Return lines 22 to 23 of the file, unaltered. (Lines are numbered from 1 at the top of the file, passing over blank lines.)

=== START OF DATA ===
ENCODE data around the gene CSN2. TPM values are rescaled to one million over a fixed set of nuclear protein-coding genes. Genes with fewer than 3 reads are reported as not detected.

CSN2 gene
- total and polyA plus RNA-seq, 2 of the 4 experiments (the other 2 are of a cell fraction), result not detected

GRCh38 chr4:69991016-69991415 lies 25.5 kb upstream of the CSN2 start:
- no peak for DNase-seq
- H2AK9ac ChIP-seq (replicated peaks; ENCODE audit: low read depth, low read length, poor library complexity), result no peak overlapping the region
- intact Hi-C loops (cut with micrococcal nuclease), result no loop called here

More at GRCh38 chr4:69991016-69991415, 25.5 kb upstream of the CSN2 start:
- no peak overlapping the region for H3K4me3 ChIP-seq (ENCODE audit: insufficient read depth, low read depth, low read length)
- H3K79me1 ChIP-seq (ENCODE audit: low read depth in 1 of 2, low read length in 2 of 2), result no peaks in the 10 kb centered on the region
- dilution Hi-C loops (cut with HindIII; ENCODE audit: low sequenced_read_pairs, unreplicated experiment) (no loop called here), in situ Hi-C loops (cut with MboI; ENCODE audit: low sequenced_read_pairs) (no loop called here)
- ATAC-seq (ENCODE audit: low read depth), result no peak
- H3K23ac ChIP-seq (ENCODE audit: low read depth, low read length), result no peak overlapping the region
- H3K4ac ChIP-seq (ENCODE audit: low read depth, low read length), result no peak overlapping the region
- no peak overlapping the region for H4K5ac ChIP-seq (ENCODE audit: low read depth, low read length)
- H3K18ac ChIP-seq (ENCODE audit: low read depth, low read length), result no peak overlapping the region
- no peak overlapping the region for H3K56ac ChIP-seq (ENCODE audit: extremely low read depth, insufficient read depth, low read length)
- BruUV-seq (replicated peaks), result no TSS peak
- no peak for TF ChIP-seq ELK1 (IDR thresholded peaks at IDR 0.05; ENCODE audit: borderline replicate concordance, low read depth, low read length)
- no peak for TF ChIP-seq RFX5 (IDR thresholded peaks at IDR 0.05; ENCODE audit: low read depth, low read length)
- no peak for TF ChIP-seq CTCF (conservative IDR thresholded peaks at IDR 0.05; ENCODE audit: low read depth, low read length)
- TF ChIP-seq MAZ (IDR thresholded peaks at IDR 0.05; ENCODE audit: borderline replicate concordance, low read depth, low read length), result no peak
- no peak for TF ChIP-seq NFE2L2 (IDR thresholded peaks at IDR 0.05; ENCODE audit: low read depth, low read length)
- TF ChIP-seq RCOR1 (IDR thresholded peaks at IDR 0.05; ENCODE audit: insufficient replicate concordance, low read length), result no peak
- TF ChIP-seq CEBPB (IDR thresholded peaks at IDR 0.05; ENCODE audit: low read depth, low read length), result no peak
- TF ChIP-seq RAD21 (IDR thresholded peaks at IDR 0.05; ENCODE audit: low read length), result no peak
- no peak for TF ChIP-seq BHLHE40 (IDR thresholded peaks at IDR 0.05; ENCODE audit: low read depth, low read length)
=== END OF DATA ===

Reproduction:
- TF ChIP-seq MAZ (IDR thresholded peaks at IDR 0.05; ENCODE audit: borderline replicate concordance, low read depth, low read length), result no peak
- no peak for TF ChIP-seq NFE2L2 (IDR thresholded peaks at IDR 0.05; ENCODE audit: low read depth, low read length)